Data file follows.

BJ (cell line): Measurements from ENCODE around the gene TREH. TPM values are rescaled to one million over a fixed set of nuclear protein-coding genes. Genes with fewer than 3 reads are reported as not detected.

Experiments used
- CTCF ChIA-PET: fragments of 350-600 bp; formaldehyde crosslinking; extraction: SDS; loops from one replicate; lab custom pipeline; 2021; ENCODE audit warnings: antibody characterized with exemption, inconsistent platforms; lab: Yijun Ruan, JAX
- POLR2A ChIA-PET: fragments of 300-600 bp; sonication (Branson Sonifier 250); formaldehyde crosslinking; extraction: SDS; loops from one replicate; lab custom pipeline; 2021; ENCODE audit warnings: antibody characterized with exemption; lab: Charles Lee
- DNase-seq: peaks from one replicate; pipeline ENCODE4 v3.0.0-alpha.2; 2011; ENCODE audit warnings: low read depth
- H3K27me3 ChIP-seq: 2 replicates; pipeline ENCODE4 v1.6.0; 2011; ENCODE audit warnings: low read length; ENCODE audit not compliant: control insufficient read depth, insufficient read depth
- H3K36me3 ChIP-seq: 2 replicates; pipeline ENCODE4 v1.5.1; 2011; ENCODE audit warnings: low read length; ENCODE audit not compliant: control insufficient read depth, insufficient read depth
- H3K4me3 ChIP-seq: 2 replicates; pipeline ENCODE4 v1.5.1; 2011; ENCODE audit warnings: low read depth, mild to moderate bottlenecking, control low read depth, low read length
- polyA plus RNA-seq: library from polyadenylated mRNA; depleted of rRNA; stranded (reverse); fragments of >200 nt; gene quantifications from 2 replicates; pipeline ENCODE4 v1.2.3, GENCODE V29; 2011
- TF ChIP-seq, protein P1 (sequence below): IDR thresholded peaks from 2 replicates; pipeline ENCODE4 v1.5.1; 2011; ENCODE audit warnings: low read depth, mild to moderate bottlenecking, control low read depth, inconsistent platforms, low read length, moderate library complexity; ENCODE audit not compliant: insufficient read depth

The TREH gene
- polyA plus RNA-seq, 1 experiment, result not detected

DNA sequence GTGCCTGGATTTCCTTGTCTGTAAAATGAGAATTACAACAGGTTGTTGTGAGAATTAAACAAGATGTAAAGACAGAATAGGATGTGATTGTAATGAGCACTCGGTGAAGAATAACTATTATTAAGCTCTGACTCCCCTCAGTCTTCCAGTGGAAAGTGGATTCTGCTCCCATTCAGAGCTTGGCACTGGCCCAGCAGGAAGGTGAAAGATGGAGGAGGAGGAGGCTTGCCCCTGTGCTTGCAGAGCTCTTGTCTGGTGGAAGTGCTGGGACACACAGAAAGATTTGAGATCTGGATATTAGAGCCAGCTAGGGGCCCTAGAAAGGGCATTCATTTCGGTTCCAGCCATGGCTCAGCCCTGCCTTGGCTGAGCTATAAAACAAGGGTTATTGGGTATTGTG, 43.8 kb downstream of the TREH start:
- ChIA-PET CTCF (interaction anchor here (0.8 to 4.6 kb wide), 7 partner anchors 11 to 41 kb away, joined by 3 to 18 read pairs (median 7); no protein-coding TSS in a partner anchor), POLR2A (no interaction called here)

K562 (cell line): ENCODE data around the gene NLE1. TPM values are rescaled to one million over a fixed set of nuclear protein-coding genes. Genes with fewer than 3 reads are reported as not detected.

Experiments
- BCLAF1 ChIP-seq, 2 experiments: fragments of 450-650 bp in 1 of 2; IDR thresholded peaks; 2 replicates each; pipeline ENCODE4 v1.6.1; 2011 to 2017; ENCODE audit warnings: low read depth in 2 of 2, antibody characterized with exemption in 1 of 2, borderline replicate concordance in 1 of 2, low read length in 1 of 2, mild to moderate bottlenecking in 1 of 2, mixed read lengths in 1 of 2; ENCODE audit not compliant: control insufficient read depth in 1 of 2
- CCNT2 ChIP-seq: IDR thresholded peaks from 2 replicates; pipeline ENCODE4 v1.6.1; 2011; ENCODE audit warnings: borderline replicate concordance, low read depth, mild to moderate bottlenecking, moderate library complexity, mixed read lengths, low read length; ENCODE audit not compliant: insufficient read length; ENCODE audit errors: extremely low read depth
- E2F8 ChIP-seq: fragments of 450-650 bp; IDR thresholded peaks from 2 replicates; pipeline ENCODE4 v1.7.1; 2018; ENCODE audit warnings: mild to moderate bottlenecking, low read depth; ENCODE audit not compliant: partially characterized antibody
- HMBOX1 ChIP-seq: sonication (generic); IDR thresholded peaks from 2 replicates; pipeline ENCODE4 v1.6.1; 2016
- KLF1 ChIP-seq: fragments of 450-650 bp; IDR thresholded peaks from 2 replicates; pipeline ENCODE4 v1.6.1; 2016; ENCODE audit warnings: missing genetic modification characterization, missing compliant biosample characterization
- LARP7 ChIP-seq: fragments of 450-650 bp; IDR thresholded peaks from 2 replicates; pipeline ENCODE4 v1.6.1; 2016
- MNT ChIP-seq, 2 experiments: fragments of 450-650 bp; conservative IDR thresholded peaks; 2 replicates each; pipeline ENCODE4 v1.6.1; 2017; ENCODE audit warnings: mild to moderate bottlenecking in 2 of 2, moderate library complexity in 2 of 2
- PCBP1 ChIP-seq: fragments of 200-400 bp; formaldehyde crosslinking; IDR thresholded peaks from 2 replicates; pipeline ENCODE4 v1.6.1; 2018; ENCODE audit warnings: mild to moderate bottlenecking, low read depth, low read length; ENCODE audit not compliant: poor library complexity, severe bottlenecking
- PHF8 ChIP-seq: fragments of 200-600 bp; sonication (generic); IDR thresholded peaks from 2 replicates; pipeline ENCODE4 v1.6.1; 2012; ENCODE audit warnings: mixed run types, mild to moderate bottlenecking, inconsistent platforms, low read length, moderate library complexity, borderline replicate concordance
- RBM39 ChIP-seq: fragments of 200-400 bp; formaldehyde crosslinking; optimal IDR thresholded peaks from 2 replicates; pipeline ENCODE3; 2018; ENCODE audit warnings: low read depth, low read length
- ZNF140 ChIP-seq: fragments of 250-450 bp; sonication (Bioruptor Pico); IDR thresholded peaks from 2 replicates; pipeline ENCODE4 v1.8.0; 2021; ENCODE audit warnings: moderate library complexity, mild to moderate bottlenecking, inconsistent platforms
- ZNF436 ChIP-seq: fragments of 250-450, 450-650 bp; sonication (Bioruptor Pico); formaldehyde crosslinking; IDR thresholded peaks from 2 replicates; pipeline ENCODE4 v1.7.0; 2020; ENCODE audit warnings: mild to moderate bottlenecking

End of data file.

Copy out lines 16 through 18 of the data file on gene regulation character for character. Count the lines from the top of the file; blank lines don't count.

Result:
Experiments
- BCLAF1 ChIP-seq, 2 experiments: fragments of 450-650 bp in 1 of 2; IDR thresholded peaks; 2 replicates each; pipeline ENCODE4 v1.6.1; 2011 to 2017; ENCODE audit warnings: low read depth in 2 of 2, antibody characterized with exemption in 1 of 2, borderline replicate concordance in 1 of 2, low read length in 1 of 2, mild to moderate bottlenecking in 1 of 2, mixed read lengths in 1 of 2; ENCODE audit not compliant: control insufficient read depth in 1 of 2
- CCNT2 ChIP-seq: IDR thresholded peaks from 2 replicates; pipeline ENCODE4 v1.6.1; 2011; ENCODE audit warnings: borderline replicate concordance, low read depth, mild to moderate bottlenecking, moderate library complexity, mixed read lengths, low read length; ENCODE audit not compliant: insufficient read length; ENCODE audit errors: extremely low read depth